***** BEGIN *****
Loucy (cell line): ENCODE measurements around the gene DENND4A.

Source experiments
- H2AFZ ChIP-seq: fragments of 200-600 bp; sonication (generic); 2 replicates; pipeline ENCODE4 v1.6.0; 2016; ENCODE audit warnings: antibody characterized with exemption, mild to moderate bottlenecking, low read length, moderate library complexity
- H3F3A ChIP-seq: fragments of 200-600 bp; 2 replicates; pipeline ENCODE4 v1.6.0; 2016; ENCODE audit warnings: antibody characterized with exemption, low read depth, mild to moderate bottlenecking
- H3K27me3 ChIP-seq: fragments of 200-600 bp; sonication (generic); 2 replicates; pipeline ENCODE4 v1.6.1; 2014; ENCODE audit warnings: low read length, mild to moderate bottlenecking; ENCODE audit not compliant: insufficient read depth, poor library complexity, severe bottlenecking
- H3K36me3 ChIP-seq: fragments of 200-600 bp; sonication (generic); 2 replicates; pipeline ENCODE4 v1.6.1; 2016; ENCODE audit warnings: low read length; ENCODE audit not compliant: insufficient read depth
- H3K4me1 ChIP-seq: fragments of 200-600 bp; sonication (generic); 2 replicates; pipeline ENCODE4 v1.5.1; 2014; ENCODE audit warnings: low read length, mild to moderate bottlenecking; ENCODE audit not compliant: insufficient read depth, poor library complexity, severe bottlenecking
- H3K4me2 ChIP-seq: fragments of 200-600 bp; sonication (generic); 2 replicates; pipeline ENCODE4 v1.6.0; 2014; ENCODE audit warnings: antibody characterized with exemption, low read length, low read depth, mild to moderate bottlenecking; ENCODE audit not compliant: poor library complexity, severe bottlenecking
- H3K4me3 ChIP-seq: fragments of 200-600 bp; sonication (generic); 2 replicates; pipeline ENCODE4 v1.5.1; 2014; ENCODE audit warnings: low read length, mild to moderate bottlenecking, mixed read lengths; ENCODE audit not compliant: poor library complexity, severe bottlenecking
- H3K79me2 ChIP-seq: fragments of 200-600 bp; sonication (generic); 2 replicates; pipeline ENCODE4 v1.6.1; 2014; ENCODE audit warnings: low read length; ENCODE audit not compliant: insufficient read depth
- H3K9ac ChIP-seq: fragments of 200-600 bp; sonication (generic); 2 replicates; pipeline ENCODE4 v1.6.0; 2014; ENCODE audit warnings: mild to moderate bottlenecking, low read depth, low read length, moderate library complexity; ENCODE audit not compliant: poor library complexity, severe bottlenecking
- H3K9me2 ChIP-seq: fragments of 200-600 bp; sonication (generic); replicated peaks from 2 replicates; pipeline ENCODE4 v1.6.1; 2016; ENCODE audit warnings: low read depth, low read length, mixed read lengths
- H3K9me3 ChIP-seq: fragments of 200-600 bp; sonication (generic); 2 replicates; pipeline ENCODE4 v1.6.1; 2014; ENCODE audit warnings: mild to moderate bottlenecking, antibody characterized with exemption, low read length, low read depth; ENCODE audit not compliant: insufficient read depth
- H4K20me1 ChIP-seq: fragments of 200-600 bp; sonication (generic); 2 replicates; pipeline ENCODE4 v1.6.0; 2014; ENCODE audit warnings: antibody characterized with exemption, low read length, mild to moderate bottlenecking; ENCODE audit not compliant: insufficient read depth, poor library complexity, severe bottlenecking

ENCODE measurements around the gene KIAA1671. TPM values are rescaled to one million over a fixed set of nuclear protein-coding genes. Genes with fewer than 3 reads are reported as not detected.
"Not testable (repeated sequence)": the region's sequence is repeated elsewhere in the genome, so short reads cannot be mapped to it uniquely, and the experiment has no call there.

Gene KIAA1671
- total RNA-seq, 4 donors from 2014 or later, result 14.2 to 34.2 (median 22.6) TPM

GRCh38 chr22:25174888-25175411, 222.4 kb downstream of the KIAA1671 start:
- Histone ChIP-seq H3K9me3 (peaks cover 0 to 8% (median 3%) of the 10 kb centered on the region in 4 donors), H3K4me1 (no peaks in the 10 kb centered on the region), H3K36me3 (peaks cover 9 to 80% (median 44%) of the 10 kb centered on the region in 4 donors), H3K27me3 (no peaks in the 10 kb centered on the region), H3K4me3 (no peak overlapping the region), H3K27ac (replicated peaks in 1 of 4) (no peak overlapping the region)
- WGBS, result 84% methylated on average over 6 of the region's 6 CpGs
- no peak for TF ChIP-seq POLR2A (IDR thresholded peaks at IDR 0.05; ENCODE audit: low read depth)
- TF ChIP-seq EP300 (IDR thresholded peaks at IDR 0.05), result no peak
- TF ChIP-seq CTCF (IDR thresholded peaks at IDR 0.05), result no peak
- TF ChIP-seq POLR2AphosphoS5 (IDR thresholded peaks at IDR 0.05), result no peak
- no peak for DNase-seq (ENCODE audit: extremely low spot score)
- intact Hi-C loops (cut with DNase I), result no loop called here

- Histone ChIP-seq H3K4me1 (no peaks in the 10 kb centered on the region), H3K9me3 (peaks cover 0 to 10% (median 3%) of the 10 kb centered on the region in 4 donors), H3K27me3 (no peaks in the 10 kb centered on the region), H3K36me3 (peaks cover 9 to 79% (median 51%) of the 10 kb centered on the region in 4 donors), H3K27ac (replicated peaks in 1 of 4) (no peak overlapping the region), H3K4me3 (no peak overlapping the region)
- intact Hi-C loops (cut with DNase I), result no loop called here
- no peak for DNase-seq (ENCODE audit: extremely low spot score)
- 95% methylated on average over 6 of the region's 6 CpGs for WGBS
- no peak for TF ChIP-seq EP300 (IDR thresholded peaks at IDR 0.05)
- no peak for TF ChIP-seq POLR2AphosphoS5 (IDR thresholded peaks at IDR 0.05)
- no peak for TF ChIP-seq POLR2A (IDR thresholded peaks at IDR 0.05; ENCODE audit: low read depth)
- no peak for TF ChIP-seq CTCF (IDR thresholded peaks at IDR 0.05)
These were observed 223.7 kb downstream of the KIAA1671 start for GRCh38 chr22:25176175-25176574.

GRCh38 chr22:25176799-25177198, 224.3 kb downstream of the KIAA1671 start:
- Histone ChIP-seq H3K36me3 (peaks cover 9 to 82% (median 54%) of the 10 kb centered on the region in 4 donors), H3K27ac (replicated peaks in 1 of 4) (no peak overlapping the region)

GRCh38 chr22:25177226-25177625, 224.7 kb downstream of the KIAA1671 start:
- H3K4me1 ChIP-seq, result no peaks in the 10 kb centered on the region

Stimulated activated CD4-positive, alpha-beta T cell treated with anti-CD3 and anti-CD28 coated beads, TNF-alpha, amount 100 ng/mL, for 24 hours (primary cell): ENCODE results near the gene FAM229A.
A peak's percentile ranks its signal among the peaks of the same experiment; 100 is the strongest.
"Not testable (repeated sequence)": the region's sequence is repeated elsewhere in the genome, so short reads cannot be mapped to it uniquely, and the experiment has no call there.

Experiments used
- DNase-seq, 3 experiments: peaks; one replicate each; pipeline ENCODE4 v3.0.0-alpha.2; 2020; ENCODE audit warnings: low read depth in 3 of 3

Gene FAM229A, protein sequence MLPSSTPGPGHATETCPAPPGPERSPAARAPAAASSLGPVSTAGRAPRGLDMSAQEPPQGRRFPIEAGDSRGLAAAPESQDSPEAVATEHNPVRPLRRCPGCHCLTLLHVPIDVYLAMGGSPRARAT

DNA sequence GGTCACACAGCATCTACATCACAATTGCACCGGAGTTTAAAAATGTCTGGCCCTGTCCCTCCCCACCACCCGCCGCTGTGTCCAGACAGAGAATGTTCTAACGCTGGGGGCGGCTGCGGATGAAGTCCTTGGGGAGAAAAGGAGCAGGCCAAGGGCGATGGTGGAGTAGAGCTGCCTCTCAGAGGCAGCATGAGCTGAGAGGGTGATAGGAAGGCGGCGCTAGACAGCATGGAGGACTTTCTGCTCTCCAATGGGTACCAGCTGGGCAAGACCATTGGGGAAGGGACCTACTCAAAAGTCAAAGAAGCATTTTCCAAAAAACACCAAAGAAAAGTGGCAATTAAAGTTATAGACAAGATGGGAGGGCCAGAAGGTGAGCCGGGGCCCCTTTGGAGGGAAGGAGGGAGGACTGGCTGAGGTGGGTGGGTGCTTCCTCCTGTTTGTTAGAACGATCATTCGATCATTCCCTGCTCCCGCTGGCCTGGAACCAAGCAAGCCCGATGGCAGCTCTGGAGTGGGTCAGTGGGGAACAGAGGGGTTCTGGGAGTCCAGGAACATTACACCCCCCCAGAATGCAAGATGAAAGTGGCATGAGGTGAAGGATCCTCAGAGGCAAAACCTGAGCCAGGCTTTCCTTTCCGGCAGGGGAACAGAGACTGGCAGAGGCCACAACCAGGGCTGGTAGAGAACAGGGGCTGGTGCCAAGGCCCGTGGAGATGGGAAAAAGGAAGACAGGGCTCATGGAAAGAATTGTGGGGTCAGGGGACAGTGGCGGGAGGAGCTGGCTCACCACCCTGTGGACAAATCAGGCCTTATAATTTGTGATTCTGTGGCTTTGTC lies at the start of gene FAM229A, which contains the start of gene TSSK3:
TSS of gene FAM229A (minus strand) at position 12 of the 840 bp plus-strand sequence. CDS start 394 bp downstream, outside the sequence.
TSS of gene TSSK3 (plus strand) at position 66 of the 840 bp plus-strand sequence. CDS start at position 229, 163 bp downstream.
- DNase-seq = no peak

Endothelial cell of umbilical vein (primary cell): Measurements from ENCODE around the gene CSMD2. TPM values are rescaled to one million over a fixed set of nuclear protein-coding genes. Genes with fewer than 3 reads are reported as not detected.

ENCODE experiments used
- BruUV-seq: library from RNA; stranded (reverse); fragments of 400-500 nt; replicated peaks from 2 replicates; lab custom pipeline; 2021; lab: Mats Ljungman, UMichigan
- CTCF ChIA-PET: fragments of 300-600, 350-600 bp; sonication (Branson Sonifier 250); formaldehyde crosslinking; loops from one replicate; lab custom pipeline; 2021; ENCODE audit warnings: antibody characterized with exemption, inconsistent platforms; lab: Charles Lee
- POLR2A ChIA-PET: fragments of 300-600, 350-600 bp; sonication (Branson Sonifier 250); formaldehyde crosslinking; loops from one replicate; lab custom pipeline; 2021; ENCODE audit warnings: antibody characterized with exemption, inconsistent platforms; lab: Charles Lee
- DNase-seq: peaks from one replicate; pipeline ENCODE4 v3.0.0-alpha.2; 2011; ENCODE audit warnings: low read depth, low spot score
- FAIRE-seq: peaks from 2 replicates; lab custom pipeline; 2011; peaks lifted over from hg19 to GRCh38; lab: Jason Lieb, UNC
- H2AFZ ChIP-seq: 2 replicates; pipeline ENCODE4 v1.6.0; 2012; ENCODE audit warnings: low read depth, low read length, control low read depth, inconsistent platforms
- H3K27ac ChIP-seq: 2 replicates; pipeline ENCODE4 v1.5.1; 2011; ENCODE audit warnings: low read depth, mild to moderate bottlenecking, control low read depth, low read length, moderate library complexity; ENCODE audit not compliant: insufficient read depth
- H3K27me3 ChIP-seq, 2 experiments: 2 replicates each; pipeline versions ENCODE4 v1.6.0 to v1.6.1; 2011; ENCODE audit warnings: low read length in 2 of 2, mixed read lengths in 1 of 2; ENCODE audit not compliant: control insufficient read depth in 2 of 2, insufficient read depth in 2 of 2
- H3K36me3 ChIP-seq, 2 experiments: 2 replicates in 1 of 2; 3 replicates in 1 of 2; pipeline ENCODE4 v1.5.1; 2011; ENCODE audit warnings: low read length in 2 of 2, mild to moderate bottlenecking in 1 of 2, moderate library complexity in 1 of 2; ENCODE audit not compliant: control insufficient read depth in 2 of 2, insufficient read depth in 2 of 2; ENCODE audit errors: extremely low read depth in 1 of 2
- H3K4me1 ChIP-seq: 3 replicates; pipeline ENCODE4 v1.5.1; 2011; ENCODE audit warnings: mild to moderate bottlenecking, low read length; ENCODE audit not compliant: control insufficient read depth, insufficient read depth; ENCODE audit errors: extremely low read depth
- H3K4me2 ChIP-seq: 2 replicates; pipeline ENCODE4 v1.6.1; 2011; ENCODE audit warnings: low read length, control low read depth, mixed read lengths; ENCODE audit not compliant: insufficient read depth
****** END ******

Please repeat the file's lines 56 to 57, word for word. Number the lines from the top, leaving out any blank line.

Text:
- DNase-seq: peaks from one replicate; pipeline ENCODE4 v3.0.0-alpha.2; 2011; ENCODE audit warnings: low read depth, low spot score
- FAIRE-seq: peaks from 2 replicates; lab custom pipeline; 2011; peaks lifted over from hg19 to GRCh38; lab: Jason Lieb, UNC